1. Structurally racialized systems take their most direct and immediate toll on communities of color. They are also damaging to white people, as white privilege is understood, whether consciously or not, to be unearned and gained through the stolen humanity of others. This means that white people and people of color have very different as well as common work to do to expose and dismantle racialized systems.


As members of the Washington Race Equity & Justice Initiative, we commit to:

  1. Work together with, take guidance from, be part of, and hold ourselves accountable to community-based movements in communities most affected by structural racialization and structurally racialized systems.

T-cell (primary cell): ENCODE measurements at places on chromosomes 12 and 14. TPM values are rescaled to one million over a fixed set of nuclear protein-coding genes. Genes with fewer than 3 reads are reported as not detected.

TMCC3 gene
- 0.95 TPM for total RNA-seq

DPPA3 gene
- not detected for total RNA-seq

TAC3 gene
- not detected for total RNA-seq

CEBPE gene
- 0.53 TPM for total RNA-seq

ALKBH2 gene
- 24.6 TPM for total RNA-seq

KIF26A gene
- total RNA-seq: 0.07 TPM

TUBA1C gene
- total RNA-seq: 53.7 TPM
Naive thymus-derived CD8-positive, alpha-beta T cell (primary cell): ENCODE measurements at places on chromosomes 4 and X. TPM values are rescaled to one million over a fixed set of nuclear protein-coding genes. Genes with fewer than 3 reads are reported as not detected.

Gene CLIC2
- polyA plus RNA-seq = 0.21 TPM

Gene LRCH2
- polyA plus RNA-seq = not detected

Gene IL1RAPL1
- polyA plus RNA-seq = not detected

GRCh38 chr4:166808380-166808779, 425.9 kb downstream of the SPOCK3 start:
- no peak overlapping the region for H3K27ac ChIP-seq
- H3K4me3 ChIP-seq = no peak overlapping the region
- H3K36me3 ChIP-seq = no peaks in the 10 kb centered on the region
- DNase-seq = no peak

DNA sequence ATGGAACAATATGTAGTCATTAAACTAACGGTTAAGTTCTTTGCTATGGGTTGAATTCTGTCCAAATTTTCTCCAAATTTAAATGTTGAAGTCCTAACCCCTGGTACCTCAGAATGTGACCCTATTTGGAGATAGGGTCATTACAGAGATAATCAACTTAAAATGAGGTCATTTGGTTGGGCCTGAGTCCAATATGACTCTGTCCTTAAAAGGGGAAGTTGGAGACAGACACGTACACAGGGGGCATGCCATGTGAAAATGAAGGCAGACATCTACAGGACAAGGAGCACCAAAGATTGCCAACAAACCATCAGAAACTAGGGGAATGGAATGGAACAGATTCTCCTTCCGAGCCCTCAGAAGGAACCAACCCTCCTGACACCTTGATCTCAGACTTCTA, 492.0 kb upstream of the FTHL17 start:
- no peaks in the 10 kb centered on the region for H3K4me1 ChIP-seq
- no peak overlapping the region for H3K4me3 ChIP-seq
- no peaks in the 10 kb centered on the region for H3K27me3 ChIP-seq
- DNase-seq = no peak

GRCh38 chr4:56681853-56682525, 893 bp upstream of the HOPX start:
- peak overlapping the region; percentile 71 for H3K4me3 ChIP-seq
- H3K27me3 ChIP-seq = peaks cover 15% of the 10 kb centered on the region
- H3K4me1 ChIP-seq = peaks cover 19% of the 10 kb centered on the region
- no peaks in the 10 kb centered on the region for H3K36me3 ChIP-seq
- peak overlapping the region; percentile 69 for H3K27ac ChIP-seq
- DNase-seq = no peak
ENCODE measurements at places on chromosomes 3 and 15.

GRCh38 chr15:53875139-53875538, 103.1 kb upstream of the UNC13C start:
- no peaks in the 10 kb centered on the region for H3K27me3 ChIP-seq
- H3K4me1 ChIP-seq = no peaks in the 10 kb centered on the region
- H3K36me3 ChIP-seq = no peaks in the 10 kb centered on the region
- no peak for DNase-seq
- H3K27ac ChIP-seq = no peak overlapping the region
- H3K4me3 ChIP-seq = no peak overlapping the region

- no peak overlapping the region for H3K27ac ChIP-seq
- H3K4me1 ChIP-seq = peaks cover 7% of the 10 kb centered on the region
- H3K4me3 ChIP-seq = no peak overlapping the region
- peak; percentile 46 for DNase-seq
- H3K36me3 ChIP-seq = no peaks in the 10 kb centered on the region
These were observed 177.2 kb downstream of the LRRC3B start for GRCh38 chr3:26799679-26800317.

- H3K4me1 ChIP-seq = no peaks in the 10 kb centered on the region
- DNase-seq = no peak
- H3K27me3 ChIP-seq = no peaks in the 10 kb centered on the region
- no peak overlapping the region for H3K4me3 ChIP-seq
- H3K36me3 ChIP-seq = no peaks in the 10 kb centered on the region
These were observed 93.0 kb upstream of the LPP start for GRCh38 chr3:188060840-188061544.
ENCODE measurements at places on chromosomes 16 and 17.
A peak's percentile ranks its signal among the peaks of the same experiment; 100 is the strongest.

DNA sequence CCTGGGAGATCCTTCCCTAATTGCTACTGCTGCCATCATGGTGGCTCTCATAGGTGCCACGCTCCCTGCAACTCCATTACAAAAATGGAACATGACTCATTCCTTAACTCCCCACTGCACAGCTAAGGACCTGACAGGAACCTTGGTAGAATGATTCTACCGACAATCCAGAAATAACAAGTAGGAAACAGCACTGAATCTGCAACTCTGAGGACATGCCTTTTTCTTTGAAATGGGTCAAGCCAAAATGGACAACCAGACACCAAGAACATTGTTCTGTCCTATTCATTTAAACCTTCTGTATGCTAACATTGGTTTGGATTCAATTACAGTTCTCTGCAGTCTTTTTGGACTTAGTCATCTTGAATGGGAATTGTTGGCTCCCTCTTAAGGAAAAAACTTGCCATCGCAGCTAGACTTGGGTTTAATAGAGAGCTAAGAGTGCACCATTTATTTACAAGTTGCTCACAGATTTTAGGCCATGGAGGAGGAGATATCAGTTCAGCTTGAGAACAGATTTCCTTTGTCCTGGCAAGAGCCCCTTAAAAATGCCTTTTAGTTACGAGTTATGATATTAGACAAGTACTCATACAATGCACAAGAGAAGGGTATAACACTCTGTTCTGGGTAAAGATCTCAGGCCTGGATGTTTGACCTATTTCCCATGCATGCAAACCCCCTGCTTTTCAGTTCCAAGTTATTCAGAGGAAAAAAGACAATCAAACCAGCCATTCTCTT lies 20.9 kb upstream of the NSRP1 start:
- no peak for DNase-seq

1. Change structures, policies, processes, and practices in the law, legal profession, and justice system that allow harm and disparate outcomes for communities of color to continue unabated.
  1. Promote and support legal and policy reforms that advance race equity & racial justice, recognizing that differently situated groups may require different strategies to achieve more equitable outcomes.and supporting systemic & public policy changes that promote race equity & racial justice, recognizing that differently situated groups may require different strategies to achieve more equitable outcomes.